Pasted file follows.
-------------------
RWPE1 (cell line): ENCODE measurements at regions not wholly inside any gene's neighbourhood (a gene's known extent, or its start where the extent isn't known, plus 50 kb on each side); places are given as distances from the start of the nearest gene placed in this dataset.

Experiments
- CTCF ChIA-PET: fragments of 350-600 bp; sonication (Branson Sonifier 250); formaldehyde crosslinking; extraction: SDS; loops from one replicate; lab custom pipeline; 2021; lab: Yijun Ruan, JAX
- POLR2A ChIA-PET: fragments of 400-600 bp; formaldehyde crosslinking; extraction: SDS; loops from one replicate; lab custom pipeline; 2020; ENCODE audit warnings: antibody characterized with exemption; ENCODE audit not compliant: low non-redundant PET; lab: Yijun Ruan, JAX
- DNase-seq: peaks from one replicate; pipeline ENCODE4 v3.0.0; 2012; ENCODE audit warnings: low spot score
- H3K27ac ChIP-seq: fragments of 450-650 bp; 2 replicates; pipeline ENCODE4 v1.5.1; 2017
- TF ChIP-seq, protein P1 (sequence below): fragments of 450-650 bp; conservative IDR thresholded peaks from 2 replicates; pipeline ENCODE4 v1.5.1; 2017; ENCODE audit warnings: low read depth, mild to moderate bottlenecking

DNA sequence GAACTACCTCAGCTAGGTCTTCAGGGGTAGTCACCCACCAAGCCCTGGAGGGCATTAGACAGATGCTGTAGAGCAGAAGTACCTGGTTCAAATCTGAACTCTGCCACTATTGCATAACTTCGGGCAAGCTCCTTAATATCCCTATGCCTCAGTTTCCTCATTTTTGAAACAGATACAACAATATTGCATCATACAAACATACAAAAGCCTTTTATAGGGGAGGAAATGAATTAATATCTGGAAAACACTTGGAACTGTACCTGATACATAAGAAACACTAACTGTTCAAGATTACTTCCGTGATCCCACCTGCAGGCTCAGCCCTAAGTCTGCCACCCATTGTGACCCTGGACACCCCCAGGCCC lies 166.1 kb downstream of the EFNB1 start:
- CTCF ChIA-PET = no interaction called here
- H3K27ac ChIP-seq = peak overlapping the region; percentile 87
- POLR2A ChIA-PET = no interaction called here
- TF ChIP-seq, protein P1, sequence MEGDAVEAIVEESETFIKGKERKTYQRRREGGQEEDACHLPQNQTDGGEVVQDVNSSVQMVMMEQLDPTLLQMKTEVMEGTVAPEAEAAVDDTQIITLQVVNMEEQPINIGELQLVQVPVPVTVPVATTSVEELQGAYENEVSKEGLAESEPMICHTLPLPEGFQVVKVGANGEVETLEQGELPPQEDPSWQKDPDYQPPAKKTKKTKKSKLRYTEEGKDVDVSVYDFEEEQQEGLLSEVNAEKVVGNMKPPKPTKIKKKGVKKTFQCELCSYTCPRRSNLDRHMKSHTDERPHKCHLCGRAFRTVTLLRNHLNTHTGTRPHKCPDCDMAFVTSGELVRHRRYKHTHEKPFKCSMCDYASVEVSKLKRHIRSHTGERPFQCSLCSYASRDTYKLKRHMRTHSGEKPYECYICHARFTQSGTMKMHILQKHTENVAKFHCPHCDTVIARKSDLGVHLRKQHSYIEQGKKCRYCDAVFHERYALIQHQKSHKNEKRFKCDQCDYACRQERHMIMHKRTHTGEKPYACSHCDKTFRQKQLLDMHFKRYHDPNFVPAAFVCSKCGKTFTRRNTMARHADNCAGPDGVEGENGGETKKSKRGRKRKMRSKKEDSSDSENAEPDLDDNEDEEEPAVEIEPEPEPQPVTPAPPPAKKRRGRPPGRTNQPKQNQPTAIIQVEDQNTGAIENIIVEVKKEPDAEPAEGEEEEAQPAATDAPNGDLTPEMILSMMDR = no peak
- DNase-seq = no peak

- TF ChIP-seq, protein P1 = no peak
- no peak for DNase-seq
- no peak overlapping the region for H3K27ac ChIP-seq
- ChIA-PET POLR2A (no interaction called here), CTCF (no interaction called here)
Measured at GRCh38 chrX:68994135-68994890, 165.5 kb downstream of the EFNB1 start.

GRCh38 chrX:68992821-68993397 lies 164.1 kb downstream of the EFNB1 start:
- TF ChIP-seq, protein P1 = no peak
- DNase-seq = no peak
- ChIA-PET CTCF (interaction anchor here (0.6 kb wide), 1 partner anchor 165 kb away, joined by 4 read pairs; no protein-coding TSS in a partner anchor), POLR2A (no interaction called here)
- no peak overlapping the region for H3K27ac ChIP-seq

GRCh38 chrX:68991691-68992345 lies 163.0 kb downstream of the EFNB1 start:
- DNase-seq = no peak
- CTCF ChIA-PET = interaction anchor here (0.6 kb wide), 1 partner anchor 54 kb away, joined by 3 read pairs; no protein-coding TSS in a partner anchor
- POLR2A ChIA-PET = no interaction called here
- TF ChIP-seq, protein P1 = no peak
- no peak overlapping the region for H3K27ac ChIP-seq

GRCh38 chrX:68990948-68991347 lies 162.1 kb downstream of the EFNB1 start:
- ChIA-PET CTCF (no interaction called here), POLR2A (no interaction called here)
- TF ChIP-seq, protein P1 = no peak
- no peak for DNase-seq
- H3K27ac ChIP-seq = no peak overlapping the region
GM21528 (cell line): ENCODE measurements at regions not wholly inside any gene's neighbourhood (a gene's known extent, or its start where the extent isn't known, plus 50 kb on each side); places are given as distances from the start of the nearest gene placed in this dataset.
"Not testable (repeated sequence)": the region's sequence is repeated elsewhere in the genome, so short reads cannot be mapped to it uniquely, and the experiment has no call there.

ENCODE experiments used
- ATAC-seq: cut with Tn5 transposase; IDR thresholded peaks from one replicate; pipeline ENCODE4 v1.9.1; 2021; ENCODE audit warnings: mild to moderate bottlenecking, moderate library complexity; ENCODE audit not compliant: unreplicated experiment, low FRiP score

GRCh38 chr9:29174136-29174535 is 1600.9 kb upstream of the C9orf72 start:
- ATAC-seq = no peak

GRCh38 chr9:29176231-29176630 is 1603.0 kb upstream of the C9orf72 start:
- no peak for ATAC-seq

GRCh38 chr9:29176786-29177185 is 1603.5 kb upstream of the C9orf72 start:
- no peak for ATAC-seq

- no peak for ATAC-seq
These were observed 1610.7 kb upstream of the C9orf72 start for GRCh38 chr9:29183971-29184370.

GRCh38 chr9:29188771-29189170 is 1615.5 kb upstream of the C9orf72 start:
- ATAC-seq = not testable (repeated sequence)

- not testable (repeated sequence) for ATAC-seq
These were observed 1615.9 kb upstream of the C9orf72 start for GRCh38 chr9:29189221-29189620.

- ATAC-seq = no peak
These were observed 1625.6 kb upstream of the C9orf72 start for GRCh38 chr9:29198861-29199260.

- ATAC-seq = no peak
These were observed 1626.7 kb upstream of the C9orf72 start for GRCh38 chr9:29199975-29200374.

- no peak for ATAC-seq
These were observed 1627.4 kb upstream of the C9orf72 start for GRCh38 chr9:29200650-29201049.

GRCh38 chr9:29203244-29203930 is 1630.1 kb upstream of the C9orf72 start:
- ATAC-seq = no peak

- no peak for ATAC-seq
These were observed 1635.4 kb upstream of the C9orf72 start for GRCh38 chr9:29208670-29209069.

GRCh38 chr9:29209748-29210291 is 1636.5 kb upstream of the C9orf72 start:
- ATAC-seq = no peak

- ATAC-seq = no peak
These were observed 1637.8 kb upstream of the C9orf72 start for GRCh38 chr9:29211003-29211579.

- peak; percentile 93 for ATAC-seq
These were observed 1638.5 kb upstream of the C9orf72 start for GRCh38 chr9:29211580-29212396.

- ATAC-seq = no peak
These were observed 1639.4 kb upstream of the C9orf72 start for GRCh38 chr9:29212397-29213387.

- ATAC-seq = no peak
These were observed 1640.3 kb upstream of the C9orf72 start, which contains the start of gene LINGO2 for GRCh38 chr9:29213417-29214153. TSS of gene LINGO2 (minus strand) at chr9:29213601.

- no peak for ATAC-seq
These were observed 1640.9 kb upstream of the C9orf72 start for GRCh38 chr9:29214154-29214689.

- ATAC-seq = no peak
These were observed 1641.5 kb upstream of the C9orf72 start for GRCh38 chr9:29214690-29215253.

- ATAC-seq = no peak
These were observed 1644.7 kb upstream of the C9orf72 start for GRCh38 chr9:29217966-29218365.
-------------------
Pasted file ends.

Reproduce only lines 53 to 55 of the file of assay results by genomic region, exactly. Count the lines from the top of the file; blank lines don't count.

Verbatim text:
- ATAC-seq = no peak
These were observed 1626.7 kb upstream of the C9orf72 start for GRCh38 chr9:29199975-29200374.

- no peak for ATAC-seq